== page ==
A pang twisted in my chest. “I had that thought. In a different time or circumstance, you two would have been fast friends.”

“At the fort, I shared more whiskey with him, and we talked for hours. Toward the end of the night, I explained all the things I could offer you. He agreed to march without you—in order to make it easier for you to leave with me. But he told me a very real truth.”

“Which was?”

“He said, ‘If Evangeline Greene wants something, she’s going to get it. If she sets her sights on me, it’ll happen, whether I want better for her or not.’”

“I’ve set my sights on things right now, but I’m not getting them.”

Aric tilted his head. “Such as?”

“Revenge against Richter.”

He released a breath. “Leave me, Empress.”

I didn’t move. “I want us to read together and talk into the night. I want to be friends again.”

“Spend time with you as a friend? Impossible.”

“Why?”

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His eyes flashed. “Because I don’t want merely a friend. I want my wife!”

“Can’t we just . . . see how things go?”

“We are wed. Yet it seems I am the only one who cares about that detail.”

I almost pointed out that he hadn’t seemed to care about that detail when he’d tortured me.

Aric raised his full glass, peering into the clear liquid. “I am disgusted with myself for continuing to desire you like this.” Appearing lost in thought, he absently said, “In a moment of weakness, will I beg?” He glanced at me, seeming shocked by what he’d admitted. He abruptly stood. “I might not fault you for your decision. But it still gutted me. When I told you something died in me that day, I meant it.” He started toward the study door.

I blocked his path.

“Move out of the way. Damn you, I won’t be a stand-in substitute. Cease tormenting me.”

“You do still love me.”

He squared his shoulders. “I didn’t say it lightly.”

“You think I did?”

“Perhaps once you told me of your love, you should not have told me good-bye directly after.”

I winced. “What do you want from me?”

“What I can never have: for you to have chosen me!” His fists clenched. Even now he was fighting not to touch me. “When you rode away, you looked back at me, and for a second I thought you were going to turn around.”

“So did I.”

His lips parted. “It was that close?”

“When I faced Vincent, he searched my heart and saw it was divided. He said that I loved two men equally.”

“You told me as much on the way here after you were bitten by the Bagmen.”

And then I’d forgotten what I’d said.

Aric’s eyes glittered; I could feel his yearning. He wanted to believe so badly. “What do you expect from me?”

“Closeness and trust,” I told him. “I expect you not to treat me like an enemy. Or a stranger.” I laid my hand on his arm, and his muscles flexed to my fingers. “With our lives on the line”—Richter, I’m coming for you—“we shouldn’t be divided like this.”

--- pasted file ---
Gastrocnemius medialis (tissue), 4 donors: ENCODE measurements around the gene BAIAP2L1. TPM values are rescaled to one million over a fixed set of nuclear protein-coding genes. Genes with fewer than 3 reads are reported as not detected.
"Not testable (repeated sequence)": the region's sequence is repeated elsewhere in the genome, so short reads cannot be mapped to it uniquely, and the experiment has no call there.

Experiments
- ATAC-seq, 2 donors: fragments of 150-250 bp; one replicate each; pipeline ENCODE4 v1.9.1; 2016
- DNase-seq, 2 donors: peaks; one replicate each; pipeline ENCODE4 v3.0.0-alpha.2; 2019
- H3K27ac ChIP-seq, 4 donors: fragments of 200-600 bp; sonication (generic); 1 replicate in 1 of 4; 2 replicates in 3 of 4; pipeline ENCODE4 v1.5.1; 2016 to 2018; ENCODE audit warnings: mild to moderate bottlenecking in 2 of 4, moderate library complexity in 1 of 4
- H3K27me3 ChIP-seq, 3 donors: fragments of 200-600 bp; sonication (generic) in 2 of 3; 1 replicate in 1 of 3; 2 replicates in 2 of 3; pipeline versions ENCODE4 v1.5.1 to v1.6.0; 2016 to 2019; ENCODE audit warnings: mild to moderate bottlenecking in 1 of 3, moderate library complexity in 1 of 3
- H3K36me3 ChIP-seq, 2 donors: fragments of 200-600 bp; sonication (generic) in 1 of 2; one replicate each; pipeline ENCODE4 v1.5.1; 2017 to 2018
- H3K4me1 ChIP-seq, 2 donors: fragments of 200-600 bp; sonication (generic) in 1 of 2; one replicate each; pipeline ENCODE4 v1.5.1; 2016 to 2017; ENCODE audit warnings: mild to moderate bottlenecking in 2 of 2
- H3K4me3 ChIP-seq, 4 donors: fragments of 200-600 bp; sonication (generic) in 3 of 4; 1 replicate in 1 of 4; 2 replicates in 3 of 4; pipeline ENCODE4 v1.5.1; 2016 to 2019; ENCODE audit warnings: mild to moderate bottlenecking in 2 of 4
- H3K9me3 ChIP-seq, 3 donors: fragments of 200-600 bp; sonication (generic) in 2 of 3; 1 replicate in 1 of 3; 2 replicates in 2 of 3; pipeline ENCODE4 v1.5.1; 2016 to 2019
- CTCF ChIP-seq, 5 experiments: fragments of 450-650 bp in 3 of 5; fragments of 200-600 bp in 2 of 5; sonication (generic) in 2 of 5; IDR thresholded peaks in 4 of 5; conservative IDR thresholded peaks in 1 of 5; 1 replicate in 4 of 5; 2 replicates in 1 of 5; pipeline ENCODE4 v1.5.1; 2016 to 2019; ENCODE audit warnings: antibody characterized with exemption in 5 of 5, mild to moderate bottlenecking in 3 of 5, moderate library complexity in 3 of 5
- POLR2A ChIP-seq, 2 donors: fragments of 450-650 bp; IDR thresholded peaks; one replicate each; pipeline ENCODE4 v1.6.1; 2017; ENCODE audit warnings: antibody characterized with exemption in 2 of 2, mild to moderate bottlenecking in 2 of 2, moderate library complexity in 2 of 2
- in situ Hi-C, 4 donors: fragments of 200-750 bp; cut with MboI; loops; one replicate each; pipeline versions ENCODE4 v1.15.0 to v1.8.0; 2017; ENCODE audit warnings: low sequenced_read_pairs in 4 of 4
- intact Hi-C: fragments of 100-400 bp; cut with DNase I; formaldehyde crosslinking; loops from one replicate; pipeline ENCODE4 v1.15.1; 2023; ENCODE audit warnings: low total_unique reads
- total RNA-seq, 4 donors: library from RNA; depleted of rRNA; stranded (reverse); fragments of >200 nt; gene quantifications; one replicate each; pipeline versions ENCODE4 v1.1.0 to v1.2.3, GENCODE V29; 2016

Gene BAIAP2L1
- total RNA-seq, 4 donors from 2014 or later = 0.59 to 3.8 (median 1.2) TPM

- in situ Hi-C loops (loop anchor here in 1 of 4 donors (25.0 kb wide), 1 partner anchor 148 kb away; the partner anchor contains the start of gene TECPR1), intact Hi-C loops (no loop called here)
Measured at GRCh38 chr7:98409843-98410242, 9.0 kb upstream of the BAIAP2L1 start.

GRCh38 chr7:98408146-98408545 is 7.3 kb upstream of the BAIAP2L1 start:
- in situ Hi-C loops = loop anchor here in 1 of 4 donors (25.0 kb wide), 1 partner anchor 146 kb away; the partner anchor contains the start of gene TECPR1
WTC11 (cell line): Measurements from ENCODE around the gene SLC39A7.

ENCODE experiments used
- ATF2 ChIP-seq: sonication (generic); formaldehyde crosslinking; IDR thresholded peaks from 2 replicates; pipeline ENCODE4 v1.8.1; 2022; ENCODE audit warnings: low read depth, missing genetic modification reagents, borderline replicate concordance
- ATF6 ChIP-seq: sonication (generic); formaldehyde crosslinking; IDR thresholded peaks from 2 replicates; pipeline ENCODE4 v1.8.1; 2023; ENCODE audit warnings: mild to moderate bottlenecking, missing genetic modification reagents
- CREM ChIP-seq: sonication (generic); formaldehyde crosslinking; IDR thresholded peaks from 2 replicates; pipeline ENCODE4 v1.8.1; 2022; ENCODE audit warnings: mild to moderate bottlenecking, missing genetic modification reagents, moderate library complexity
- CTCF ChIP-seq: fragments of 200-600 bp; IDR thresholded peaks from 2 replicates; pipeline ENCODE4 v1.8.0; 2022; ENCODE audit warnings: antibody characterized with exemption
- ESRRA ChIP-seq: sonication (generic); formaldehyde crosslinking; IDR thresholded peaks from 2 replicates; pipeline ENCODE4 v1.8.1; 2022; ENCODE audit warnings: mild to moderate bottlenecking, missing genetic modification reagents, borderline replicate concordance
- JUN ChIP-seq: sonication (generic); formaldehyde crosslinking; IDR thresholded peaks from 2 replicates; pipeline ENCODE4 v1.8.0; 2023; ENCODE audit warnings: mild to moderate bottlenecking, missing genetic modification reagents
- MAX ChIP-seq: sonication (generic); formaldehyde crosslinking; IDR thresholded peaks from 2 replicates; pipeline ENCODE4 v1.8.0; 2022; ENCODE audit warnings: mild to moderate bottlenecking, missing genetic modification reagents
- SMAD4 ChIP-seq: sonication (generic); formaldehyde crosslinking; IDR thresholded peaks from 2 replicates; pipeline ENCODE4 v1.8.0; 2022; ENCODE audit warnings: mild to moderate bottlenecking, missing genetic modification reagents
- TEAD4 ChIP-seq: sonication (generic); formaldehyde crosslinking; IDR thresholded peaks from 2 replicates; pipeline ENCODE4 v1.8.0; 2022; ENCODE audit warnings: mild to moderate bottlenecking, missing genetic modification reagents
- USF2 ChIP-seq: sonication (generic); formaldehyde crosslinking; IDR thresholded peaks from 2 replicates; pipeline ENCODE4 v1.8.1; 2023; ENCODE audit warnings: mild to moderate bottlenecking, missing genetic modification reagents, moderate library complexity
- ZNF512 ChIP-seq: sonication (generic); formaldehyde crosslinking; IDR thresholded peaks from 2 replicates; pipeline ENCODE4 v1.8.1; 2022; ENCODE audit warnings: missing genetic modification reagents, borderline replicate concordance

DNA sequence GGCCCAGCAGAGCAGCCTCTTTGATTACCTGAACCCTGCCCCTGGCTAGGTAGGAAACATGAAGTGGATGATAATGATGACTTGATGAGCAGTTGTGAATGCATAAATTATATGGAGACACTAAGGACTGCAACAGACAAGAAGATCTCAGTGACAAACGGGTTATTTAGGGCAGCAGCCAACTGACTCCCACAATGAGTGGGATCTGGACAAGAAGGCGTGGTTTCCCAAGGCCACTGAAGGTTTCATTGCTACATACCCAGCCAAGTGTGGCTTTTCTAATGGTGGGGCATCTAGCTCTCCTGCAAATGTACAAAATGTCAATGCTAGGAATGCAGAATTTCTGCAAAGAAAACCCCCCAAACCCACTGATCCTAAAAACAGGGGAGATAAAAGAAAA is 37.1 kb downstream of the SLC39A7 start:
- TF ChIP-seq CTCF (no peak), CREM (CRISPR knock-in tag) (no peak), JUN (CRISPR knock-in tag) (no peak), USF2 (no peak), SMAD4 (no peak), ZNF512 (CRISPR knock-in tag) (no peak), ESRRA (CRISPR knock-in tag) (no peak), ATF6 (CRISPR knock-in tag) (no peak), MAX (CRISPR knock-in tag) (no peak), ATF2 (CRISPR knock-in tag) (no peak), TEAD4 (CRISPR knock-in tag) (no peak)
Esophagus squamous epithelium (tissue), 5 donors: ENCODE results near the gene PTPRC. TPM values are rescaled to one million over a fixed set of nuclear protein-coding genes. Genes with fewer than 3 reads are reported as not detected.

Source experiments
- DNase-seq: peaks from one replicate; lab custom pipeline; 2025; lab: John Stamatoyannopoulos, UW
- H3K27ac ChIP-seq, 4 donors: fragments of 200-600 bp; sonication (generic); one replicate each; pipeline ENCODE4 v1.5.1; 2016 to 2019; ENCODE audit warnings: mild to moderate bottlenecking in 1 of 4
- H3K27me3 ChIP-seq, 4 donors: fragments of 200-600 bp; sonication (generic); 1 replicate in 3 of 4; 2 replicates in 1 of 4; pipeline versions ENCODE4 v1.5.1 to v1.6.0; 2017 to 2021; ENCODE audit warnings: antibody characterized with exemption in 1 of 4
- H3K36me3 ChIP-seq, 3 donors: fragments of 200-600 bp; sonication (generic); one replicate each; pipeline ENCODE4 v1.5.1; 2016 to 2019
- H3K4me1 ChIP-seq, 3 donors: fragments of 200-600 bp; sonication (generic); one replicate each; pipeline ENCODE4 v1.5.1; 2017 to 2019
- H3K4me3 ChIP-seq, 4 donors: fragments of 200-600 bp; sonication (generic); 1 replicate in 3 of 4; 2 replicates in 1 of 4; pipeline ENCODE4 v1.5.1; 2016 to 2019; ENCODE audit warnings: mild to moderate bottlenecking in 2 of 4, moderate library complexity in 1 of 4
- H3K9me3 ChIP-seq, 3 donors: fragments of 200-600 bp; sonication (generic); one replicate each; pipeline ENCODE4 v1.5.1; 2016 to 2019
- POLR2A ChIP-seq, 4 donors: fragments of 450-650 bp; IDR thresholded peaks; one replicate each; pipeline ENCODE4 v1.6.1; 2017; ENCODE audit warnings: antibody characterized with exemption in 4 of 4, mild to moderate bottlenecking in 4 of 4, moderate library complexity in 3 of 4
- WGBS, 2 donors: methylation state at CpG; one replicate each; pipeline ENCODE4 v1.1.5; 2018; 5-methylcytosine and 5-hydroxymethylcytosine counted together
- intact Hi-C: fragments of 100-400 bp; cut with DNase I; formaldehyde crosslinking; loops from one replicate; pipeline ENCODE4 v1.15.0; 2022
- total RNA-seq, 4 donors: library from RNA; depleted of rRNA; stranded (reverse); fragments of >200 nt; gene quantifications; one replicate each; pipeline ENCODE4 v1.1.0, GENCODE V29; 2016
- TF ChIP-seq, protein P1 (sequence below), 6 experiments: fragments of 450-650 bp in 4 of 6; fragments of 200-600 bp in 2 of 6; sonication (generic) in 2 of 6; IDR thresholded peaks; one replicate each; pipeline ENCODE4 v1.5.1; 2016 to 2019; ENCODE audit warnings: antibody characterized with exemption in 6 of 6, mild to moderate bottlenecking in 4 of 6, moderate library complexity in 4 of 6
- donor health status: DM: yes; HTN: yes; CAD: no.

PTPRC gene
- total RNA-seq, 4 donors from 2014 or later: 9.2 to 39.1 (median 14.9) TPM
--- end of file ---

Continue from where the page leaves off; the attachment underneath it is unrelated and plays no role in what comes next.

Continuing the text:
“Imminent peril is your reason for seeking more time with me?” He drew my hand from him. “Armor or no, I’ve got your dagger in my chest. You love to twist it.”

I was saying all the wrong things. “That’s not what I meant! I regretted so much with Jack, so many things I wished I’d done or said. When I couldn’t find you, I felt those same regrets. Then . . . then you were there. Alive. When I die, will you regret not spending this time with me?”

“I vow to you, Empress, you will never die before me,” he said, turning to stride away.

But he tensed when I whispered, “That’s what I’m afraid of.”

32

Day 444 A.F.

“You look like utter hell,” Circe told me.

“I wish you’d stop sugar-coating things, Water Witch.”

Over a month had passed since I’d first heard my grandmother’s voice in the nursery. For so long, I’d dreamed of our reunion. I’d had such great intentions, and yet everything had gone to hell.

Each day I watched her deteriorate. Sometimes she would rail at me with so much venom, Paul would have to rush inside the room to calm her. Other times, she rambled, barely lucid.

As much as she’d been talking, she hadn’t answered any of my questions. For instance, I still didn’t know why Aric had approached her.

Despite my grandmother’s anger, I wanted to be with her at the end—as I hadn’t been with Mom. So I returned to Gran’s room, day after day.

Circe said, “You are drained because you fight her at every second.”

Between my grandmother, my confusion about Aric, and my dread . . .

I glanced back at the castle. That ominous feeling of mine remained firmly in place. Something unexpected was approaching. Were we on a countdown clock?

Tick-tock.

Changing the subject, I said, “I don’t think it’s fair that you can comment on my looks and my mental health, but I can’t even see your expressions when we talk.”

“Trying to get me on land again?”

I rolled my eyes. “No. But you could make that girl water-form again.” She’d once manipulated water into her likeness. “Or you could do that window thingy.”

A small wave rose before me. The water morphed until an oval shape emerged, like a wall mirror—only this was a window.